The considerably older Emil Nolde was too much of an individualist to bow to the stylistic dictates of the »Brücke« group. The most important sources of inspiration for his highly emotional, atmospheric paintings were the coast and seashore of his north German homeland, religious themes, and flower gardens. But Nolde did not paint flowers; he painted the process of blooming. And he did so with the passion and painterly pathos that created fireworks of color that still captivate and move viewers deeply today.

In 1910/11, the »Brücke« group moved to Berlin, where big city scenes of the kind painted by Kirchner as well as such painters of the New Objectivity school Otto Dix (1891–1969), Max Beckmann (1884–1950), and Georg Grosz (1893–1959), could literally be found on the streets. At the same time, in 1911, »Der Blaue Reiter« was formed in the south German city of Munich around a core of artists including Wassily Kandinsky (1866–1944), Franz Marc (1880–1916), Gabriele Münter (1877–1962), August Macke (1887–1914), and Alexej von Jawlensky (1864–1941). These artists are generally viewed as the counterpart of the north German »Brücke« group, an assumption that overlooks the fact that »Der Blaue Reiter« was not a cohesive artists´ group at all. The alliance broke up in 1914 after only three years.

Der Blaue Reiter was originally the title of a publication issued by Kandinsky and Marc in May 1912, only shortly after publication of Kandinsky´s theoretical treatise entitled »On the Spiritual in Art.« The journal was a forum in which artists representing various disciplines expressed their artistic positions and goals in texts and images. The team also organized two exhibitions. This intellectual impulse, underscored by a number of manifestos, clearly distinguished the Munich artists from their colleagues in the »Brücke« group, which Kandinsky, in particular, regarded with considerable skepticism. Although the free play with colors and forms dominated their painting style, the artists associated with »Der Blaue Reiter« were not interested in exposing spiritual misery but sought instead to explore and visualize the innermost essence of things through total immersion in nature. Franz Marc´s intense interest in the world of animals living in harmony with Creation is the dominant theme in his art. His pantheistic philosophy (God is in nature) is expressed in a mystical color symbolism of nature. (Die kleinen blauen Pferde, 1911). His encounter with Cubism led to changes in his paintings: landscapes and animals are fragmented and interpenetrate one another (Stallungen, 1913/14). Like August Macke, Marc was killed during the First World War.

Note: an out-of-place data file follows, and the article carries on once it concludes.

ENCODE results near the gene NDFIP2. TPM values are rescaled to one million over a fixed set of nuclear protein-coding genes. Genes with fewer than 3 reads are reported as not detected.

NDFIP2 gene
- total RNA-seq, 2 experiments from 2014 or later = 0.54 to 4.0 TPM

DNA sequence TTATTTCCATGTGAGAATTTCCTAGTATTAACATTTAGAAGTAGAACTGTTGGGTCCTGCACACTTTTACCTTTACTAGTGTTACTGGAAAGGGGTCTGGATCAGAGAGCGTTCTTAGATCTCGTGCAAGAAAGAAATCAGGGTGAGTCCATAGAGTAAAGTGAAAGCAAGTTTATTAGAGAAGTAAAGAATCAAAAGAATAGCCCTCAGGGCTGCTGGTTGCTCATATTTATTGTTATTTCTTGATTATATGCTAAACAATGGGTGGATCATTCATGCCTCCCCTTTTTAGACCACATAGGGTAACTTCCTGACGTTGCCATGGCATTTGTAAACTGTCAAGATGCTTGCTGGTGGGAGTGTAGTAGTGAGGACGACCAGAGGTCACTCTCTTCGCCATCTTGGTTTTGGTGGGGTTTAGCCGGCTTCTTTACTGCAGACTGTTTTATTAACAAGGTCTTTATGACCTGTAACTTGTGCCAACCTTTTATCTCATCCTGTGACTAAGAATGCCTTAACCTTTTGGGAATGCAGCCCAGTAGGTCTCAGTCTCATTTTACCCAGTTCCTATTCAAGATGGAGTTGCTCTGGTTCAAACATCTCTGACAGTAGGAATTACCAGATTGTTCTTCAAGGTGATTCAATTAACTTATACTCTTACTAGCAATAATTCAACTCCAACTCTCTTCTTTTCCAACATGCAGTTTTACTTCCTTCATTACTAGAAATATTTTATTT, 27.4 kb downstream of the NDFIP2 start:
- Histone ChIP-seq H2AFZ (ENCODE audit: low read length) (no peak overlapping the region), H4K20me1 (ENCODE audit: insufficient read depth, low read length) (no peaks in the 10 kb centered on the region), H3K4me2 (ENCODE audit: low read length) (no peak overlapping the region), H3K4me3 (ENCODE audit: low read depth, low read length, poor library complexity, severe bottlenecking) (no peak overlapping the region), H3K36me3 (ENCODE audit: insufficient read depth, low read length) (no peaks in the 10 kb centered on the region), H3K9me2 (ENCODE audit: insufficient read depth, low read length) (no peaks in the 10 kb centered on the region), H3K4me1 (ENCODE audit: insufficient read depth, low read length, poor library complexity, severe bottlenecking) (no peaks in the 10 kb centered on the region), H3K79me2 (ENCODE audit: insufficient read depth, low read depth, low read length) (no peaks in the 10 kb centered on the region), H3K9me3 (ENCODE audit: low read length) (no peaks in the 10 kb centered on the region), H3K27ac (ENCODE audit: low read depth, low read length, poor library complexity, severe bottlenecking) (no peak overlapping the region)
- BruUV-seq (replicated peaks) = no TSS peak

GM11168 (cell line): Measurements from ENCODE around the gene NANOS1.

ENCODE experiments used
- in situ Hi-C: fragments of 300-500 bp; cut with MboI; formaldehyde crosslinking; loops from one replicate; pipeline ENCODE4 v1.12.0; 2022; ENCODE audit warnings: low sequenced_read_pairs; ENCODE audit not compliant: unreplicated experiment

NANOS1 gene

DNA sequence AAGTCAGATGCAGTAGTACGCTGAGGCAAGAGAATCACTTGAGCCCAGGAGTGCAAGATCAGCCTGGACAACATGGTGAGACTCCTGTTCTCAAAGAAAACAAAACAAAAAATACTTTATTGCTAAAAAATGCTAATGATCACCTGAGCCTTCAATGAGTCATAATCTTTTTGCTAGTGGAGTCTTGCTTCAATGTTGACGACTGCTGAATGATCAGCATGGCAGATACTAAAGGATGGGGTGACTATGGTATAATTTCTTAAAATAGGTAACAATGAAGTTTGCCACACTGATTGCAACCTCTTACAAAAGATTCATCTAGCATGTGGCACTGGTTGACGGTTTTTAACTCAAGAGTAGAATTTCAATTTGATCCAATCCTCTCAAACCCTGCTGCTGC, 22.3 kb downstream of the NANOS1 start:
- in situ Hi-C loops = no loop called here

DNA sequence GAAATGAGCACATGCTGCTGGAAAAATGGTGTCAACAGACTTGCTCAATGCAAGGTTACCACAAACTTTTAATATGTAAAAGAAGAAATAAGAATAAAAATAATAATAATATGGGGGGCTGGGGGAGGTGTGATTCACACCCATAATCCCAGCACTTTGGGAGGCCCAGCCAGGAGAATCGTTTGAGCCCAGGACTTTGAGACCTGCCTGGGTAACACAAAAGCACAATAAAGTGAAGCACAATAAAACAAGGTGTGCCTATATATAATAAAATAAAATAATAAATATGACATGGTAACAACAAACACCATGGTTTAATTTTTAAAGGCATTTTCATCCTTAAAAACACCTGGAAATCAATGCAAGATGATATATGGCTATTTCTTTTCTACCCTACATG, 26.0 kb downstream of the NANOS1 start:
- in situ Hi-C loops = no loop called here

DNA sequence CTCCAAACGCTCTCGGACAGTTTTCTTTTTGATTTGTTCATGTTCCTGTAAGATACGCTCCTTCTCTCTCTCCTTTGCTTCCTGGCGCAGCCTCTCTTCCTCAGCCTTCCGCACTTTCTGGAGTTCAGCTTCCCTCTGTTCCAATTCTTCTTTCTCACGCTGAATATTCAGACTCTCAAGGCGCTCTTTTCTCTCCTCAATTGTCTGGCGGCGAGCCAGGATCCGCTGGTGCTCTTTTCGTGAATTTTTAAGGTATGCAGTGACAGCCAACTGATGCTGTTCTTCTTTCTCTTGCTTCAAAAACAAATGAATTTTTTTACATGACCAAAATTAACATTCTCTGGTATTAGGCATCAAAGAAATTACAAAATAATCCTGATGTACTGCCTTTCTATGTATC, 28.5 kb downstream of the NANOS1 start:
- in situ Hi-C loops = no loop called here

Kandinsky rigorously developed the art of distortion and simplification into a form of absolute expressive art in abstract painting. For this artist, colors reflected the true essence of things, the spiritual penetration of which was the prerequisite for his abstract visual art. Kandinsky saw and heard colors; he was convinced of their musical quality. »Looking at a painting should be like listening to music.« He combined colors like musical notes, generating dissonances, harmonies, and a synaesthetic effect that resonates in the viewer. This musical quality and a number of formal affinities to Kandinsky are also evident in numerous small compositions by Jawlensky. Yet his Russian colleague´s expressive overstatement of the experience of nature, which was not an expression of internalization but of absolute subjectivity, is rather more indicative of a meditative, spiritual kind of Expressionism. In contrast, Schmidt-Rottluff preferred a predominantly aggressive coloration. His painting style reflects expressive will rather than expressive experience, and it is ultimately exhausted in a schematic approach to form. Schmidt-Rottluff preserved the Expressionist gesture of his paintings of the »Brücke« period.

The German Expressionists are often mentioned in the same breath as the Fauves, the young savages from France who first created public uproar at the Paris Autumn Salon of 1905. Their most important representatives were Henri Matisse (La joie de vivre, 1906, The Dance, 1930–1934), André Derain, and Maurice Vlaminck. The art of Fauvism and of modern French art in general provided a point of departure for German Expressionism. But the Fauves lacked the pathos of their German fellow painters. Symbol-laden profundity was alien to them. The Fauves painted landscapes, still lifes, and nudes, transfiguring their earthbound nature in the most beautiful colors, heightened by vivid contrasts that imbued them with great luminosity. In his »Notes of a painter« (1908), Matisse wrote that he wanted to emphasize the beautiful, the ideal of a visual manifestation in his art: »I dream of , an art of equilibrium, purity, and serenity, entirely free of conflict . . .«

09.02.2010 Dorothee Fauth

Veröffentlicht am: 09.02.2010